Facing heat from the opposition parties over irregularities and corruption charges, Union Minister Nitin Gadkari on Thursday hinted at conspiracy behind a recent CAG report naming him even though the draft audit report did not mention his name.
“The Draft Report which went to the (New and Renewable Energy) Ministry (for comments), my name was not there, but it is there in the printed final report,” Gadkari told.
Earlier this month, the official auditor had flayed state-run IREDA for “violation of financial guidelines” in giving Rs 48.65-crore loan to the Nagpur-based Purti Sakhar Karkhana Ltd (PSKL), a firm Gadkari was associated with for the recipient firm was ineligible for being given such a loan.
However, Gadkari insisted that he was not questioning CAG but audit reports had not named directors of the companies accused in either the 2G telecom spectrum scam or the coal scam.
PSKL was sanctioned a term loan of Rs 48.65 crore by Indian Renewable Energy Development Agency Limited (IREDA) in March 2002 for setting up a 22 MW bagasse based co-generation power project at Nagpur. Clarifying his firm PSKL’s position, the Union Minster and former BJP chief claimed, “I am not a businessman and industrialist. I’m a social worker. We started a sugar mill in my area in 2004. It was financed by 16 cooperative banks. State Bank of Indore and Bank of Maharashtra financed the ethanol part while IREDA gave loan for putting up captive power plant.”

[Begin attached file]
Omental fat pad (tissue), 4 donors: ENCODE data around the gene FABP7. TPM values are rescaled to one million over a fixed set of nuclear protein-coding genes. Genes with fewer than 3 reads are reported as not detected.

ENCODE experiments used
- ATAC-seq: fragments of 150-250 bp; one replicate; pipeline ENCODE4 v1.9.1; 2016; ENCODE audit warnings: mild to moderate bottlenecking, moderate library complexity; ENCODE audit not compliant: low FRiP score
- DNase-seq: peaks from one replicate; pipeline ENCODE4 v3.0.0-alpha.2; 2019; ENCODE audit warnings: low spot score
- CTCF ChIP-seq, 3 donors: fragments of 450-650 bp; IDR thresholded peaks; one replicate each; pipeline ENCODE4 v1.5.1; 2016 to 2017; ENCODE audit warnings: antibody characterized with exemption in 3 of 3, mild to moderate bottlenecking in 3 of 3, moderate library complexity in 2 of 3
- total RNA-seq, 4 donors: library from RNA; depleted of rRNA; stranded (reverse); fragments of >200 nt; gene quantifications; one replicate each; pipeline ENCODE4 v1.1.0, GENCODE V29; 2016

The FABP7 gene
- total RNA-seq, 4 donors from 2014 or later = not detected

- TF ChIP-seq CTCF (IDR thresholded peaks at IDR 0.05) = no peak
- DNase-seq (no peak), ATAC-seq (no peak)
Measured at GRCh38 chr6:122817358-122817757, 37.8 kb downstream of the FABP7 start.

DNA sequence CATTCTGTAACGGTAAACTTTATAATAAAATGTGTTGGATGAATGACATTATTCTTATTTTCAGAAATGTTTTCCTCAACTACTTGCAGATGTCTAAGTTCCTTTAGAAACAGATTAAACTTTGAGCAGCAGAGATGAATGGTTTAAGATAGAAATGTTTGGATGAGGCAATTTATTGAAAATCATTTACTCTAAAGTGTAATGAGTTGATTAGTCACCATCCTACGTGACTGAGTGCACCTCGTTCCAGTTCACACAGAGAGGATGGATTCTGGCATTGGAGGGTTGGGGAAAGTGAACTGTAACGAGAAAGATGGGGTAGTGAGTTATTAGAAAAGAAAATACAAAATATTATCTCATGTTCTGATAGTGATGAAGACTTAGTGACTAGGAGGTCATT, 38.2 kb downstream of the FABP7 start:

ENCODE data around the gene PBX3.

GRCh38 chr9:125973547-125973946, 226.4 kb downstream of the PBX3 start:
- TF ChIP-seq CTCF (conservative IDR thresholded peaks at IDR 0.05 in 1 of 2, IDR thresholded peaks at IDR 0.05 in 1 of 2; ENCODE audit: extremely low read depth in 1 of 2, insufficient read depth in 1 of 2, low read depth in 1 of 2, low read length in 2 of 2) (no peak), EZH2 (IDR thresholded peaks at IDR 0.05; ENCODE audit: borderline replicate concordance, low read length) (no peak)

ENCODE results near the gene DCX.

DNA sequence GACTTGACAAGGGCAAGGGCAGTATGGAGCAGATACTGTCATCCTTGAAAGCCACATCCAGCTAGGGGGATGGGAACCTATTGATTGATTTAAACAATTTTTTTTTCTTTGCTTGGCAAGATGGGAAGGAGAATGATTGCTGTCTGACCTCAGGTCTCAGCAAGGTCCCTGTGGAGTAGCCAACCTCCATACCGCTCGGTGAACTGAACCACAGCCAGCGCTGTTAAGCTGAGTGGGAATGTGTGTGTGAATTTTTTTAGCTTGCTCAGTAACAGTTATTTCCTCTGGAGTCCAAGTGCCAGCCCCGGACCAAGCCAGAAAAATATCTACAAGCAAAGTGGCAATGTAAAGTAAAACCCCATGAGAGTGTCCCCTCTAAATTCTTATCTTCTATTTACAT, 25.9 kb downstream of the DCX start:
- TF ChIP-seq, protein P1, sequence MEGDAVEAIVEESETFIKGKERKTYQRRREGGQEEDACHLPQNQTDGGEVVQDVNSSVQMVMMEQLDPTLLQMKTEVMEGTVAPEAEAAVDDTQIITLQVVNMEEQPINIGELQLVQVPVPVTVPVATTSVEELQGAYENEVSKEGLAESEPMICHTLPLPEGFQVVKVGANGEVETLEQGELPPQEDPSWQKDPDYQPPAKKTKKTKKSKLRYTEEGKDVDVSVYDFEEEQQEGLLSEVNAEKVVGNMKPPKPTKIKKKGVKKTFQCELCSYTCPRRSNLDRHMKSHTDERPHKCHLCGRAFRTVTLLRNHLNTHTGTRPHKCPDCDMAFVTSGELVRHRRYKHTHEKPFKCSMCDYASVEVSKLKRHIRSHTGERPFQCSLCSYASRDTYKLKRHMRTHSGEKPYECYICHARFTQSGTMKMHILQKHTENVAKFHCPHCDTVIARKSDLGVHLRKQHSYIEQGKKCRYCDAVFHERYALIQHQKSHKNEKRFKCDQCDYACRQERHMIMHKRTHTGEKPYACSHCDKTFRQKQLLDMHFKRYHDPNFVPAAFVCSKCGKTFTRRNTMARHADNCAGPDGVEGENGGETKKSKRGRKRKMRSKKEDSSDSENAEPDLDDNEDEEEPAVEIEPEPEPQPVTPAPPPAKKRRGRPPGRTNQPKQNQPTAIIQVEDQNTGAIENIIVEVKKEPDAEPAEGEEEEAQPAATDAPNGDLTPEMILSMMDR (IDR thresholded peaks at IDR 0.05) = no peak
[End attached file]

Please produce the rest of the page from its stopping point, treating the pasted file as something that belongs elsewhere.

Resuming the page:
“We had taken a loan of Rs 46 crore from IREDA and its liability (interest cost) was Rs 84 crore. In one-time settlement we gave them Rs 72 crore,” he further claimed.
Of the total 29 companies in the CAG list, PSKL was the only firm which paid 84 per cent of the amount. 17 companies did not give any interest and 9 firms did not even pay the principal, the Minister countered.
Taking his attack on the principal opposition party, Gadkari claimed that Robert Vadra, son-in-law of Congress president Sonia Gandhi, did not find a mention in the CAG report pointing out irregularities in land purchase by his companies.
Gadkari insisted that the CAG’s report was “deliberately being misinterpreted as a part of political vendetta.”